L.L. Bean to lay off 200 workers
PORTLAND, Maine - Outdoors outfitter L.L. Bean Inc. notified employees Friday that it plans to lay off 200 to 240 workers in Maine because of lagging sales.
In a letter to its 5,400 full- and part-time workers, the Freeport-based retailer said voluntary retirement incentives announced in February have helped reduce the number of layoffs but were not sufficient to eliminate the need for job cuts.
The letter from President and CEO Chris McCormick, obtained by The Associated Press, played down hopes for a quick turnaround as unrealistic.
The privately held company said last month that revenue for the fiscal year that ended in February totaled $1.5 billion, down 7.8 percent from the previous year. It was only the third annual drop in revenue since 1960. L.L. Bean does not release earnings.
Worst may be over for new homes
WASHINGTON - After a staggering 74 percent decline from the peak in July 2005, new U.S. home sales appear to be bottoming out.
The pace of home sales, which hit a record low in January, jumped in February and was flat in March, the Commerce Department said Friday. At the same time, the inventory of new homes for sale dropped a badly needed 5 percent from February levels.
'We believe that the bottom is at hand and that sales will begin turning in the second half of this year,' wrote IHS Global Insight economist Patrick Newport. 'As previous recessions show, demand for new homes does not evaporate altogether, even in the hardest of times.'
Treasury lends $2 billion to GM
WASHINGTON - Taxpayers invested another $2 billion in General Motors Corp. this week as the struggling auto giant continued efforts to restructure and avoid bankruptcy court.
The Treasury Department said Friday it lent the additional money to GM on Wednesday to provide working capital. The loan pushes the total amount of GM's government aid to $15.4 billion after the company said it would need more money in the second quarter to stay afloat.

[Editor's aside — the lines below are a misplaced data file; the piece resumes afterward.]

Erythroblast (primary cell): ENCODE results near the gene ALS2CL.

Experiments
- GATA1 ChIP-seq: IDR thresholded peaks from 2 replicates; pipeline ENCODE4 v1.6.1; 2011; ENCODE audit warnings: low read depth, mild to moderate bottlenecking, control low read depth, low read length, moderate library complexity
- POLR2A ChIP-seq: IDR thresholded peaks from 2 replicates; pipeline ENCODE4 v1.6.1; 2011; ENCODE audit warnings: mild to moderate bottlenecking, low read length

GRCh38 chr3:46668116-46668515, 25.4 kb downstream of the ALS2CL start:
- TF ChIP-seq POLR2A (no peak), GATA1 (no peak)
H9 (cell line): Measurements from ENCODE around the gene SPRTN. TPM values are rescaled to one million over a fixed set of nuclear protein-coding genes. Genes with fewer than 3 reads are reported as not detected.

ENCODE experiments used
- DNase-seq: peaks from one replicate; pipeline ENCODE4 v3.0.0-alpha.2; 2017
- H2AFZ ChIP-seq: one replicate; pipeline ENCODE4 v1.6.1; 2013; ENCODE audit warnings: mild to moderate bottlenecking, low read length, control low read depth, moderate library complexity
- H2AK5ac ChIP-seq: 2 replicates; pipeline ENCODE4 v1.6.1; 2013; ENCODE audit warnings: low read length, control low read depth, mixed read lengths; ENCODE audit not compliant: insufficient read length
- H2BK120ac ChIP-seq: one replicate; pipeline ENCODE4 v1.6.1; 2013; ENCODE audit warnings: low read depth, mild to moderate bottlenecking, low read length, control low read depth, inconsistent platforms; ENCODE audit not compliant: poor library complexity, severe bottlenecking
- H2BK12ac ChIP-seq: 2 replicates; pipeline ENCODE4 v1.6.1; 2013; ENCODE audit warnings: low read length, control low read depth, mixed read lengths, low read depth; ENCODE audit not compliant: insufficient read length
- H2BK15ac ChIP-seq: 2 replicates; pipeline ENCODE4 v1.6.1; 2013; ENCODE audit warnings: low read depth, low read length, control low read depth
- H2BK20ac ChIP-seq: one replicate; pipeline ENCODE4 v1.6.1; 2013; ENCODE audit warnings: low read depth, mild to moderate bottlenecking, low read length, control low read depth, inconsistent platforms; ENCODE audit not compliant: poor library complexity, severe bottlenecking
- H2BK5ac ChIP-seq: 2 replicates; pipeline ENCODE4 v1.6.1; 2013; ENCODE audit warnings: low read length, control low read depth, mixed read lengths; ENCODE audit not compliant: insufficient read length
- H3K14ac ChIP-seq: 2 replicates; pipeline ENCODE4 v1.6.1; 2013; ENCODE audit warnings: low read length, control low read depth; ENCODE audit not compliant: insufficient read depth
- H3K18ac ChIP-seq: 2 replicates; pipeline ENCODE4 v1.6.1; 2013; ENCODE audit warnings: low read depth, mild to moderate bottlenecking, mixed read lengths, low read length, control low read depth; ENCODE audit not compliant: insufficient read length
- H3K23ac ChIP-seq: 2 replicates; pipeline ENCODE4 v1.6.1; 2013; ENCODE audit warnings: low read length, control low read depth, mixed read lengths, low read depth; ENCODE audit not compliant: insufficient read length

A government report revealed earlier this week that the Treasury was prepared to provide GM with up to $5 billion more in federal loans and Chrysler with up to $500 million more in bailout support as they race against deadlines to restructure.
GM has until June 1 to complete restructuring plans that satisfy the government's auto task force.
Ford posts $1.4 billion loss
DEARBORN, Mich. - Ford Motor Co. reported a first-quarter loss of $1.4 billion Friday and said it depleted less of its cash, emphasizing that it doesn't expect to seek any of the government assistance that is keeping the rest of the Detroit Three alive.
The nation's second-largest automaker said it spent $3.7 billion more than it took in during the first three months of the year, far less than the $7.2 billion it spent in the fourth quarter of 2008.
Ford shares climbed 69 cents, or 15.5 percent, to $5.18 in midday trading.
Chief Financial Officer Lewis Booth said the company is confident that it will slow the drain on its cash even further this year, and he said Ford will make it through 2009 without needing government aid.